Human battering rams

Jeramey Josef Hernandez is a 30-year-old prisoner who has been housed at Connally Unit since 2020.

In the summer, on June 5, 2021, Hernandez learned by experience the horrors of requesting access to respite. After making a failed effort to explain the “respite training and education” rules to the 4 Building desk officer, C. Becerra – she only allows 15 minutes – she became fed up and documented that he used his 15 minutes, though he never had a chance.

This ultimately can explain why most occupations that are institutional based – like prisons, psych wards, nursing homes, hospitals and day care centers – are often hubs for abuse.

Under this pretext, Becerra was well aware that Hernandez’ refusal to walk away and accept outright being denied access to respite was grounds to write a disciplinary or call ranking staff. His complaint concerned being offered a 15 minute stay.

Hernandez was handcuffed and taken to the 10 Building infirmary for his pre-hearing detention (PHD) physical. He was being placed in 12 Building’s lockup. Becerra wrote him bogus disciplinaries for threatening an officer and refusing to obey an order. Cross out cases!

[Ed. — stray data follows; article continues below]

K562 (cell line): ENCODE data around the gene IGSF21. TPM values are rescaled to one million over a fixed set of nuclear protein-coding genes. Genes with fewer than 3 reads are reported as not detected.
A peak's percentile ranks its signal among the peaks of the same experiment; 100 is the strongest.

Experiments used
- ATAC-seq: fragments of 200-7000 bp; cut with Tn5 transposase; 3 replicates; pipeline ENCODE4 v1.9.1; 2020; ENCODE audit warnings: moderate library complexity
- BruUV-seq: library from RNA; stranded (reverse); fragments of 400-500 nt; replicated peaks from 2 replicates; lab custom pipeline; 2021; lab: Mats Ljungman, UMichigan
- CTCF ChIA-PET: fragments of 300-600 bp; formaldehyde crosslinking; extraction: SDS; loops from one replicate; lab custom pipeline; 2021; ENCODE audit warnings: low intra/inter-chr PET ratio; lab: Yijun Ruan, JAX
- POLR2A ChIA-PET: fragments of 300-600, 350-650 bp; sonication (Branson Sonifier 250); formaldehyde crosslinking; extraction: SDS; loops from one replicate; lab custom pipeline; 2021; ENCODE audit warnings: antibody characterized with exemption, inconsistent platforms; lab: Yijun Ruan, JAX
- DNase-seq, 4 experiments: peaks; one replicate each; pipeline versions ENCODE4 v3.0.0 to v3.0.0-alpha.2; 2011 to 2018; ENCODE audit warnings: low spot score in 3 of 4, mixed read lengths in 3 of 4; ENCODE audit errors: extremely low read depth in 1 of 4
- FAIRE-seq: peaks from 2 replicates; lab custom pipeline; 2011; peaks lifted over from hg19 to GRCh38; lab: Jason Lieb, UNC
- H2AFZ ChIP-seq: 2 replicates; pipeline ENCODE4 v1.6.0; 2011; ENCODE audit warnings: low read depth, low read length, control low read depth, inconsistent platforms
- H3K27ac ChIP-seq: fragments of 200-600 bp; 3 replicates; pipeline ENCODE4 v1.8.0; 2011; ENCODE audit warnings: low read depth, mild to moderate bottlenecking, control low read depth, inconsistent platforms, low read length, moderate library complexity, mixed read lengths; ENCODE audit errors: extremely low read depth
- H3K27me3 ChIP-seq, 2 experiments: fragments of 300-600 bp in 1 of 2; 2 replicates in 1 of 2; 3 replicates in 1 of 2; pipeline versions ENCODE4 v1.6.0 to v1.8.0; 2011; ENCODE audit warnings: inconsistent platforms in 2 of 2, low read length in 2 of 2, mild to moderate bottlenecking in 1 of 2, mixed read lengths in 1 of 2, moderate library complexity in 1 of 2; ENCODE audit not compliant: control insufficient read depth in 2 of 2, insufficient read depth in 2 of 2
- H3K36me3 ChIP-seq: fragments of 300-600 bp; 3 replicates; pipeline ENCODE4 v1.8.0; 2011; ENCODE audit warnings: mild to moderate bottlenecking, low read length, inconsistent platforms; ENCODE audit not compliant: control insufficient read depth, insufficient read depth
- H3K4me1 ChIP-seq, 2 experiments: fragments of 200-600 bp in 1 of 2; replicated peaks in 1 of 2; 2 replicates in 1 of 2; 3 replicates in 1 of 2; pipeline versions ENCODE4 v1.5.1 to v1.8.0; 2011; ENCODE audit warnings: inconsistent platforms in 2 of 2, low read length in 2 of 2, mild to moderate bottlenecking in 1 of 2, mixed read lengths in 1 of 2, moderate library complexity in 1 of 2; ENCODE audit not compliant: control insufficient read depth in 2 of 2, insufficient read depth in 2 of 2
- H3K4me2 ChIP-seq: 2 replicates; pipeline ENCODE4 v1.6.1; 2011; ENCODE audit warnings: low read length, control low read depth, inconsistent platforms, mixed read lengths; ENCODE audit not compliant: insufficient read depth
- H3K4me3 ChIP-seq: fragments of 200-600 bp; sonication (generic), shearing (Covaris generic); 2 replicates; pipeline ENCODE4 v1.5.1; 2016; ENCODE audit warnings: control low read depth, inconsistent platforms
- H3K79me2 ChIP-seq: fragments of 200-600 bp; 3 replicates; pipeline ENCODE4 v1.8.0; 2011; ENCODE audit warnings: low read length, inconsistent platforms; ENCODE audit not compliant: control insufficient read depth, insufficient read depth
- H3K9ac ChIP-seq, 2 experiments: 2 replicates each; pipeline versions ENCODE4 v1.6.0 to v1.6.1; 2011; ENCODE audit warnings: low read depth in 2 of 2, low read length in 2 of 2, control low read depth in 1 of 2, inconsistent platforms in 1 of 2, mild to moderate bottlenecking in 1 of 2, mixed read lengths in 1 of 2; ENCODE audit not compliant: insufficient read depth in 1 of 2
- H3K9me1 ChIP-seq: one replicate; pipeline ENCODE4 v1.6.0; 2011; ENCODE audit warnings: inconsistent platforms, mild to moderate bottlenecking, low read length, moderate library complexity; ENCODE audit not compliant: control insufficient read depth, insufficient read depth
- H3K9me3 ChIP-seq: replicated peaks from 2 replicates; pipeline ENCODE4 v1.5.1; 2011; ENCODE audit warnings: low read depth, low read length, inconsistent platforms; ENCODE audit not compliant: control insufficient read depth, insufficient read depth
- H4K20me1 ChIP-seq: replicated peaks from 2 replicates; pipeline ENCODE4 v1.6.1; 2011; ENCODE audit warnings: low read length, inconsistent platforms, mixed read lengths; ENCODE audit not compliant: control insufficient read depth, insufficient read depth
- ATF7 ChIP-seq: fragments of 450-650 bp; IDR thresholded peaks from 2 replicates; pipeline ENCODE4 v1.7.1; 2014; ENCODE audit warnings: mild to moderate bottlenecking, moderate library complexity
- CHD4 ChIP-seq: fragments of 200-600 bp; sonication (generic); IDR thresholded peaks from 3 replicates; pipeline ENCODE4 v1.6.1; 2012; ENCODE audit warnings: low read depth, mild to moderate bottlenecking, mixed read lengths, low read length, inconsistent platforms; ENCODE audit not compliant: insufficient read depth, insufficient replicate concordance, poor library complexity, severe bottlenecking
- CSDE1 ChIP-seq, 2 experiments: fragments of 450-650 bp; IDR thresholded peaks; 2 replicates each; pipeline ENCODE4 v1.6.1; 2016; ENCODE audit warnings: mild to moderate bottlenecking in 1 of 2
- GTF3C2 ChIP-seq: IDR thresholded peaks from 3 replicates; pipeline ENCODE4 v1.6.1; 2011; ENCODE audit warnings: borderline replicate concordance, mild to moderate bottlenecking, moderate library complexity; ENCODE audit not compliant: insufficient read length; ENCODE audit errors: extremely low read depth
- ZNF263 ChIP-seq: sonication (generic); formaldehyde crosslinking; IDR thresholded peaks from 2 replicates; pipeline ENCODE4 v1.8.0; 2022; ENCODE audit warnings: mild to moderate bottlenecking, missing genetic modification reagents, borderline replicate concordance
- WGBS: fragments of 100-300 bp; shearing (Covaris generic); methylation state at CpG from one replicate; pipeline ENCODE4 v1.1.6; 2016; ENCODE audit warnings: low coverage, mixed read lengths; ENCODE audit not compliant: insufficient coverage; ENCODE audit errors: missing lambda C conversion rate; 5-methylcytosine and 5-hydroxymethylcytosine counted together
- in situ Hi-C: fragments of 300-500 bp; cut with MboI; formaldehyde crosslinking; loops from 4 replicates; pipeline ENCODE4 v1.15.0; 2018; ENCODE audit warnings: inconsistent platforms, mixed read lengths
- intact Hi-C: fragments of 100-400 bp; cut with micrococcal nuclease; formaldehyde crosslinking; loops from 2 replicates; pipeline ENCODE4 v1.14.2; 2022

I must mention that such cases, following and in response to a prisoner being denied respite, is a warden approved statewide practice, one I wrote extensively about during my stay at Allred Unit in 2019. Listen to, the audio version to this written report. Its design is to discourage prisoners from utilizing respite areas.

While Hernandez was being held in the infirmary’s holding cage, Capt. M. Maldonado (then Lt. Maldonado) threatened to gas him – after the handheld camera was turned off – stating, “Keep that energy. You’re in my building.”

Capt. B. Guardiola upheld Maldonado’s sadism when Hernandez complained about this to her. “I don’t wanna hear it. This her show. Shouldn’t been running yo’ mouth, “ Guardiola replied.

Hernandez was re-handcuffed and removed from the case. Due to dizziness, Hernandez fell to his knees. A Hispanic sergeant bulldozed him and rammed his face into the ground, breaking several teeth.

Hernandez was written more disciplinaries for causing a disturbance, though Hernandez’ only issue was accessing respite for his heat sensitivities from psychotropic medication that he takes – 200 mg of Zoloft daily.

I must mention that such cases, following and in response to a prisoner being denied respite, is a warden approved statewide practice.

On July 14, 2022, an inmate by the name of Bustamonte was used as a human battering ram. According to Sgt. (last name pronounced “far rick”), a guard deliberately grabbed Bustamonte and rammed his head into the wall during a use of force on 8 Building L Pod. The assault was unrelated to institutional or security needs.